Conseillers d’État, the grand chancelier de la Légion d'Honneur, ambassadors and envoys extraordinary, senior members of the Audit Court, prefects, State representatives in the overseas territories to which article 74 applies and in New Caledonia, general officers, recteurs des académies and heads of central government services shall be appointed in the Council of Ministers.
An institutional Act shall determine the other posts to be filled in the Council of Ministers and the manner in which the power of the President of the Republic to make appointments may be delegated by him to be exercised on his behalf.[Page 224]Article 14
The President of the Republic shall accredit ambassadors and envoys extraordinary to foreign powers; foreign ambassadors and envoys extraordinary shall be accredited to him.Article 15
The President of the Republic shall be commander-in-chief of the armed forces. He shall preside over the higher national defence councils and committees.Article 16
Where the institutions of the Republic, the independence of the Nation, the integrity of its territory or the fulfilment of its international commitments are under serious and immediate threat, and where the proper functioning of the constitutional public authorities is interrupted, the President of the Republic shall take the measures required by these circumstances, after formally consulting the Prime Minister, the Presidents of the assemblies and the Constitutional Council.
He shall inform the Nation of these measures in a message.
The measures must stem from the desire to provide the constitutional public authorities, in the shortest possible time, with the means to carry out their duties. The Constitutional Council shall be consulted with regard to such measures. Parliament shall convene as of right.
The National Assembly shall not be dissolved during the exercise of the emergency powers.Article 17
The President of the Republic has the right to grant pardon.Article 18
The President of the Republic shall communicate with the two assemblies of Parliament by means of messages, which he shall cause to be read and which shall not be the occasion for any debate.
Outside sessions, Parliament shall be convened especially for this purpose.Article 19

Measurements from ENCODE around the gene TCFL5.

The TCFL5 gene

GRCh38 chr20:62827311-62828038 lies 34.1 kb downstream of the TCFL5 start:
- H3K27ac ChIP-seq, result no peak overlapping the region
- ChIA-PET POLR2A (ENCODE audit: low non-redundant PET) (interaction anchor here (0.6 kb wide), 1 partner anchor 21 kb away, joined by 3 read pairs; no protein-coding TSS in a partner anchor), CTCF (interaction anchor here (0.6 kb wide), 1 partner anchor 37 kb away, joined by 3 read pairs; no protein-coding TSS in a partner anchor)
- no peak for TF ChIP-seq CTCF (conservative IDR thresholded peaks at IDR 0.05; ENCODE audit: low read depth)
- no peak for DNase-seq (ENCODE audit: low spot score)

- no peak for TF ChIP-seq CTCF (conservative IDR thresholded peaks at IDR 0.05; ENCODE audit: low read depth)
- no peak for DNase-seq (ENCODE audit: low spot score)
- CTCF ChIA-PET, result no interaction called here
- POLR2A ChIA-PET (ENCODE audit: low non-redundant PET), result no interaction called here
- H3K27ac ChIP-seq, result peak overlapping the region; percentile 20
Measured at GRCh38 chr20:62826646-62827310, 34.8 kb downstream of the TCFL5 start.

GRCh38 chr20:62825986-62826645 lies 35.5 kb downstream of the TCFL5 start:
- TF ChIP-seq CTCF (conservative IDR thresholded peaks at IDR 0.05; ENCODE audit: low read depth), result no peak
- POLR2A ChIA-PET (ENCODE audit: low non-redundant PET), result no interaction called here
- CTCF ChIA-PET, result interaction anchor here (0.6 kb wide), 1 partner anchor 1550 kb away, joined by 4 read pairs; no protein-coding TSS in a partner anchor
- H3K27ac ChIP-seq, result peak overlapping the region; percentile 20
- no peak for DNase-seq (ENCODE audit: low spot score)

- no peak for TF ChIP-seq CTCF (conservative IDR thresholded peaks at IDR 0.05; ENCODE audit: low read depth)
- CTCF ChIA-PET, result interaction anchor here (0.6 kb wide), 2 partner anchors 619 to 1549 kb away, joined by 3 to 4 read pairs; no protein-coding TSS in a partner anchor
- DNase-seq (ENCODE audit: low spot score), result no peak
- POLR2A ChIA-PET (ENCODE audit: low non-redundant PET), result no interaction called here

Acts of the President of the Republic, other than those provided for under articles 8 (first paragraph), 11, 12, 16, 18, 54, 56 and 61, shall be countersigned by the Prime Minister and, where required, by the appropriate ministers.[Page 225]Title III - the GovernmentArticle 20
The Government shall determine and conduct the policy of the Nation.
It shall have at its disposal the civil service and the armed forces.
It shall be responsible to Parliament in accordance with the terms and procedures set out in articles 49 and 50.Article 21
The Prime Minister shall direct the operation of the Government. He shall be responsible for national defence. He shall ensure the implementation of legislation. Subject to article 13, he shall have power to make regulations and shall make appointments to civil and military posts.
He may delegate certain of his powers to ministers.
He shall deputize, if the case arises, for the President of the Republic as chairman of the councils and committees referred to in article 15.
He may, in exceptional cases, deputize for him as chairman of a meeting of the Council of Ministers by virtue of an express delegation of powers for a specific agenda.Article 22
Acts of the Prime Minister shall be countersigned, where required, by the ministers responsible for their implementation.Article 23
The duties of a Member of the Government shall be incompatible with the exercise of any parliamentary office, any position of occupational representation at national level, any public employment or any occupational activity.
An institutional Act shall determine the manner in which the holders of such offices, positions or employment shall be replaced.